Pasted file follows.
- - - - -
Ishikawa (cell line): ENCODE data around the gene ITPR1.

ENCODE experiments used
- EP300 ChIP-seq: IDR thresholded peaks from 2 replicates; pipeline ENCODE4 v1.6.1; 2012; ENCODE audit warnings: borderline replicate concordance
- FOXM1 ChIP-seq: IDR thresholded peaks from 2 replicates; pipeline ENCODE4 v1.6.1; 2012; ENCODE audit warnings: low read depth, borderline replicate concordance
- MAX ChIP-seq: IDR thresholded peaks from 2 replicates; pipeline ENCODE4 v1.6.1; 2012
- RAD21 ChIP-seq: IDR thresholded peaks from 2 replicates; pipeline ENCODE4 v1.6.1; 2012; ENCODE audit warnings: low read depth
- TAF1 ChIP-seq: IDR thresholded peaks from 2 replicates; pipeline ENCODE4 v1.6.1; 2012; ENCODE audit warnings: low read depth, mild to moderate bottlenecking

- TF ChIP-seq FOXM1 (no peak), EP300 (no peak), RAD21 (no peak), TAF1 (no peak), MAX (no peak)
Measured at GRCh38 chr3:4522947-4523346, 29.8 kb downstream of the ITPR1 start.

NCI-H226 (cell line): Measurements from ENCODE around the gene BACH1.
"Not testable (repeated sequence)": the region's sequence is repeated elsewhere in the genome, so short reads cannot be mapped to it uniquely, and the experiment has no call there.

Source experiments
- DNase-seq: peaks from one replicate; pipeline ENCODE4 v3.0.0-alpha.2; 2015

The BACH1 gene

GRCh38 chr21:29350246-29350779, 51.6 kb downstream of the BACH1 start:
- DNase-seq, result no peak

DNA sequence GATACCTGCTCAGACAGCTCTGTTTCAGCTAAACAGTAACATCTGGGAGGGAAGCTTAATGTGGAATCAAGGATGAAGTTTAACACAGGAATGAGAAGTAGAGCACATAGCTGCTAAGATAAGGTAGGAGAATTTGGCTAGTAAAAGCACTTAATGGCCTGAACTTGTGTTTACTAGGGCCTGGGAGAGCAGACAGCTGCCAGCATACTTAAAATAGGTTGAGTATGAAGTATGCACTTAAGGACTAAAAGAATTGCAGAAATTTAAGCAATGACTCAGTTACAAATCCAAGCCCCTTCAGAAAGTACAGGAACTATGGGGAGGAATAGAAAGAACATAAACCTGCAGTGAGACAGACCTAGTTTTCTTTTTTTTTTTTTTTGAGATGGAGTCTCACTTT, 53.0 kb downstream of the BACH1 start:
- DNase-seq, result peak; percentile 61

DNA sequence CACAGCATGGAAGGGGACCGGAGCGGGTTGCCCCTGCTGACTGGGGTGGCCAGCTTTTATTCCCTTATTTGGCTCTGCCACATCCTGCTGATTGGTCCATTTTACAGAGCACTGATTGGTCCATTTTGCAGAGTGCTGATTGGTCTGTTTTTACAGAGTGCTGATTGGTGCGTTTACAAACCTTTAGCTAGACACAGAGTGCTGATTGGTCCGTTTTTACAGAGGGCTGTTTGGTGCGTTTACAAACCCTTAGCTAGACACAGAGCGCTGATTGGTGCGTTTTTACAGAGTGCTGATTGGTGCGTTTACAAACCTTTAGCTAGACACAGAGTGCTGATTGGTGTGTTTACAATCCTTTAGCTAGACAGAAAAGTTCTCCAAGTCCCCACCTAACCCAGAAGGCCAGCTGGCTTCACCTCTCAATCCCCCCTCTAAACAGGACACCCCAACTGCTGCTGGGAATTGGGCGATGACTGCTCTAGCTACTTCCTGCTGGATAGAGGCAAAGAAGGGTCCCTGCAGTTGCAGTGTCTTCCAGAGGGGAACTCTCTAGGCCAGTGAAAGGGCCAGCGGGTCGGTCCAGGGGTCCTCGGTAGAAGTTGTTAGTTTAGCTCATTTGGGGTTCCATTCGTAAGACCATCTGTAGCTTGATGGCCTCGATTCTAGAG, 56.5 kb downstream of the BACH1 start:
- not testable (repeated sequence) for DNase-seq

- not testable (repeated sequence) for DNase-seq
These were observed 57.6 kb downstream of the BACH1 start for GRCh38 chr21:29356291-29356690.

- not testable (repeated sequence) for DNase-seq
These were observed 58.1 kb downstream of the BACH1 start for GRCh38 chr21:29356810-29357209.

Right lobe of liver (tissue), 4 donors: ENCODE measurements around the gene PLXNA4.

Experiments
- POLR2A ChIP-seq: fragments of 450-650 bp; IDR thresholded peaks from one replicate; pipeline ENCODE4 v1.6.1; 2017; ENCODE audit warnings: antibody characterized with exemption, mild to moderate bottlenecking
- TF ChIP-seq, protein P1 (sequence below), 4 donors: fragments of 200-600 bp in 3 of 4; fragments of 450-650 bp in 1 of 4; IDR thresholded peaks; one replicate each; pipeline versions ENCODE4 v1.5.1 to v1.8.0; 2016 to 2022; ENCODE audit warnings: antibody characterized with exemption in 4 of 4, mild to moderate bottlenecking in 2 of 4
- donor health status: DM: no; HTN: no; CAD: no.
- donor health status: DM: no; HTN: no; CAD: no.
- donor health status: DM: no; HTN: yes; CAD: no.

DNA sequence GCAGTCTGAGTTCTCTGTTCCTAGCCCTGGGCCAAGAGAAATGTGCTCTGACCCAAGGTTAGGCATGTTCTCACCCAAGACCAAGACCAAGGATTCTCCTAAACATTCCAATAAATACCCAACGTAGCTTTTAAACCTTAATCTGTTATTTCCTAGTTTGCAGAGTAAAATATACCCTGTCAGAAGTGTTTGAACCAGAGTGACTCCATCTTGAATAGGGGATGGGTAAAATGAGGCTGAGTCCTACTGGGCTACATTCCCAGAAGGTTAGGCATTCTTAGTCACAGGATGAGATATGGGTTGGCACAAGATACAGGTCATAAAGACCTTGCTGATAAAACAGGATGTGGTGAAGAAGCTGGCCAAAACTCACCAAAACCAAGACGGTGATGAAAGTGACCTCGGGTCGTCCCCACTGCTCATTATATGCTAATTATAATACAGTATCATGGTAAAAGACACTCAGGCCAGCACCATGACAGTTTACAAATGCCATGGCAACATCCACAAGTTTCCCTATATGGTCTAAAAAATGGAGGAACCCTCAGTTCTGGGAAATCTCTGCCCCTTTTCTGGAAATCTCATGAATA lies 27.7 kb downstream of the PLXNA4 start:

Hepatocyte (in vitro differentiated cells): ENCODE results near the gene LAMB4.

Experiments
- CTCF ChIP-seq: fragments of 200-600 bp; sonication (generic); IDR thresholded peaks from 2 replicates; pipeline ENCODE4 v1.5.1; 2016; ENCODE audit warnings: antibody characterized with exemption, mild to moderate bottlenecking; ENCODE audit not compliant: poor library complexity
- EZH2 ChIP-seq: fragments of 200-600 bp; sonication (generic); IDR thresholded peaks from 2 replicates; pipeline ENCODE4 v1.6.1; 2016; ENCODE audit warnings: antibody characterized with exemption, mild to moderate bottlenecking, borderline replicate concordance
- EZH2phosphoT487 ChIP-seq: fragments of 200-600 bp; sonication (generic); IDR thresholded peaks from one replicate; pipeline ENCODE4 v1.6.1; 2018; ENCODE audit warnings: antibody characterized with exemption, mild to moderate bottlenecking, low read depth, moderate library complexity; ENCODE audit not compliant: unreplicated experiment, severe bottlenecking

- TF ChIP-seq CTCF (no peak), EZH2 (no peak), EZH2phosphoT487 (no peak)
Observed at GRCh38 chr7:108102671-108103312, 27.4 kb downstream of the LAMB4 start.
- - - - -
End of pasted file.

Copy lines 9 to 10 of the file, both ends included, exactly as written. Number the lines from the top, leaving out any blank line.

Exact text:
Measured at GRCh38 chr3:4522947-4523346, 29.8 kb downstream of the ITPR1 start.

NCI-H226 (cell line): Measurements from ENCODE around the gene BACH1.